DALLAS (AP) — Dallas Mayor Mike Rawlings said some of his family members have been victims of domestic violence, which serves as motivation for his recent push to make men more aware of abuse.
Rawlings has made speeches and organized a rally to tell "the men of Dallas" to stop domestic violence against women. He told The Dallas Morning News (http://dallasne.ws/YC9LjH ) in a story published Monday that people close to him have been victims of domestic violence.
"I've had some very, very close family members," as well as friends and co-workers, who have faced domestic violence, Rawlings told the newspaper.
An estimated 85 percent of domestic violence victims are women, according to the National Coalition Against Domestic Violence.
Dallas will hold a rally Saturday for "Men Against Abuse." NFL Hall of Famer Emmitt Smith and Dallas pastor T.D. Jakes are scheduled to appear.
Rawlings' push comes after a series of attacks on women. Last year, a south Dallas woman was found dead in her home two days after she called 911. Police took nearly an hour to get to Deanna Cook's home and left without going inside. Her ex-husband, Delvecchio Patrick, is charged with her murder.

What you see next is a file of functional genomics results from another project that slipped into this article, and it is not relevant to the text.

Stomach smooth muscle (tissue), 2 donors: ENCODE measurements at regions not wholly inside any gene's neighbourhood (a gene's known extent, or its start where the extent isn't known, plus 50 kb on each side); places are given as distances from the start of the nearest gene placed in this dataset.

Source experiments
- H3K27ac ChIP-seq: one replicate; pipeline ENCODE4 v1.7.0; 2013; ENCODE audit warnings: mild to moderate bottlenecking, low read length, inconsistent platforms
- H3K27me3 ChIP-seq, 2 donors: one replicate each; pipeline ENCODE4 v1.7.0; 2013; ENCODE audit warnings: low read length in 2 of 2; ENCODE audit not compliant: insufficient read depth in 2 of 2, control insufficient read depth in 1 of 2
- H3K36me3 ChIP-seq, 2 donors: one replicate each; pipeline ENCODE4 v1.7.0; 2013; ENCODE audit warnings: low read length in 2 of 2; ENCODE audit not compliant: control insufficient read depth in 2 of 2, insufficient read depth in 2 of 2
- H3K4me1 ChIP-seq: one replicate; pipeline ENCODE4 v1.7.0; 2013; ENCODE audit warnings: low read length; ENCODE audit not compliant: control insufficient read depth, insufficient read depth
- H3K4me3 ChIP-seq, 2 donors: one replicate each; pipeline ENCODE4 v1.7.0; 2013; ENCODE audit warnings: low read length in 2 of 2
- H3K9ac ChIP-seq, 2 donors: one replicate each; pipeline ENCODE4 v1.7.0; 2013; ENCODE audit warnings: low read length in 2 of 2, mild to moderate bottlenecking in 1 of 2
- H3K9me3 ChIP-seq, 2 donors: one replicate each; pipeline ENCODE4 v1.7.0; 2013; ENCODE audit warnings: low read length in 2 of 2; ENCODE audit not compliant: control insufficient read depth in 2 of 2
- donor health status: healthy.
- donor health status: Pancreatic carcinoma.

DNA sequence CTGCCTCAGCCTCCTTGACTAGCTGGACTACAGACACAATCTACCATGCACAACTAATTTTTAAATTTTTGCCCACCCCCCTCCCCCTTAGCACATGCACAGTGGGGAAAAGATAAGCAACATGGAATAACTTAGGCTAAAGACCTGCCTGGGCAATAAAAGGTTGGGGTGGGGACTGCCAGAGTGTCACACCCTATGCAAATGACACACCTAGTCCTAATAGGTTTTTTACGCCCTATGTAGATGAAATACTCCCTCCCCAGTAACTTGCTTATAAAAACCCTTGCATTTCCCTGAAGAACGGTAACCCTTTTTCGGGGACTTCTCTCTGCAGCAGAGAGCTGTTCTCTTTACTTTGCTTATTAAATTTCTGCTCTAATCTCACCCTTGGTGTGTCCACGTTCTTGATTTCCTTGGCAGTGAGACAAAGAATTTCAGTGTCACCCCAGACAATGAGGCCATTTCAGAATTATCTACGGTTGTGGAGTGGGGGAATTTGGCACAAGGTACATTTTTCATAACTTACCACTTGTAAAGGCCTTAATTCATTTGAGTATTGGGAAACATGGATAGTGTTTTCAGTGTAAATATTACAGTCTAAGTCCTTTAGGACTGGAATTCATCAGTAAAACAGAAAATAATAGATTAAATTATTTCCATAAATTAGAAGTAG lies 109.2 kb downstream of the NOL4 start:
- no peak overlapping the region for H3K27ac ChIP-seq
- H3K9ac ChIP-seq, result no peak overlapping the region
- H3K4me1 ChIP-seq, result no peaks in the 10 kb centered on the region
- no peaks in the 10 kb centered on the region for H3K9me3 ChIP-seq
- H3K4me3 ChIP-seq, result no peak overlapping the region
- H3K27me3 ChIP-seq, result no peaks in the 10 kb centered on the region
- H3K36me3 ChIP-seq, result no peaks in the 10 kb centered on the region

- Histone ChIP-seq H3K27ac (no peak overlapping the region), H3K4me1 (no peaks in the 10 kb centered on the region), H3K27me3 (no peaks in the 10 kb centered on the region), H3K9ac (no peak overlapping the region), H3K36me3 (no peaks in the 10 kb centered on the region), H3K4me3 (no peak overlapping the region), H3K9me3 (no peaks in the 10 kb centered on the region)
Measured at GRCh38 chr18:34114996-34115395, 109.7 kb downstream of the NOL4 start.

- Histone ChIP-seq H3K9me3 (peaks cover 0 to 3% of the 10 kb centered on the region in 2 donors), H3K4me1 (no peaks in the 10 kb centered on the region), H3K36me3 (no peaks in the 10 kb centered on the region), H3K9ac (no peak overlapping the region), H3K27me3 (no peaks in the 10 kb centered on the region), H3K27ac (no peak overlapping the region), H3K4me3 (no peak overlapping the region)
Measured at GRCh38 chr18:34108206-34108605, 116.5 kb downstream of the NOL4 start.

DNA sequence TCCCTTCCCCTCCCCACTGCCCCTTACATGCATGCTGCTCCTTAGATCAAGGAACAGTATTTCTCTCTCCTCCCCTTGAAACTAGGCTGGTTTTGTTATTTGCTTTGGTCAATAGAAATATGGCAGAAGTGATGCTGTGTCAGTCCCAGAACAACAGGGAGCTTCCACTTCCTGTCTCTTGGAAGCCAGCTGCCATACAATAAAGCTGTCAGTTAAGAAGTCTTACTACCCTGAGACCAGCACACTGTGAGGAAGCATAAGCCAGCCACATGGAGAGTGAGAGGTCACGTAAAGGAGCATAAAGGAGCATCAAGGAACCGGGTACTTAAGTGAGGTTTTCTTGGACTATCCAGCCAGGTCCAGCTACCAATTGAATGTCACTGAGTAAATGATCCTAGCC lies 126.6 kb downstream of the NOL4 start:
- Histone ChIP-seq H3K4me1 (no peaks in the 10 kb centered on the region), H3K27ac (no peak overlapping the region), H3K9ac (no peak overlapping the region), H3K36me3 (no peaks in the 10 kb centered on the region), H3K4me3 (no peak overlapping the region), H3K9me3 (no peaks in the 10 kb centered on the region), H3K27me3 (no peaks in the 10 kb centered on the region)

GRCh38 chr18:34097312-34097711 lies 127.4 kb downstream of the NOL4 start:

In January, Karen Smith, a woman who tried years earlier to get a restraining order against her husband, was found shot and killed in a parking garage at UT Southwestern Medical Center in Dallas. Her husband, Ferdinand Glen Smith, is also charged with murder.
Rawlings said he was especially affected by Smith's death, which occurred at the same hospital where his mother was treated for cancer.
"It really rocked my head up, and I started listening," Rawlings told the newspaper.
He recently gave a speech in New York on the issue and recorded a 30-second video speaking out against abuse.
"You can call a guy who abuses women a lot of things. But you can't call him a man," Rawlings says in the video. "A man doesn't hit women, ever. A man doesn't find jokes about hitting women funny, or songs about hitting women acceptable. A man doesn't turn the other way when he knows a woman is the victim of abuse."
Rawlings said he felt a responsibility to speak out, not just as the relative of abuse victims, but the leader of a city where domestic violence incidents have grabbed headlines.
"My job is to try to bring crime down and make this a better place to live," Rawlings said. "When women in our homes are beaten, this is not a good place for them to live."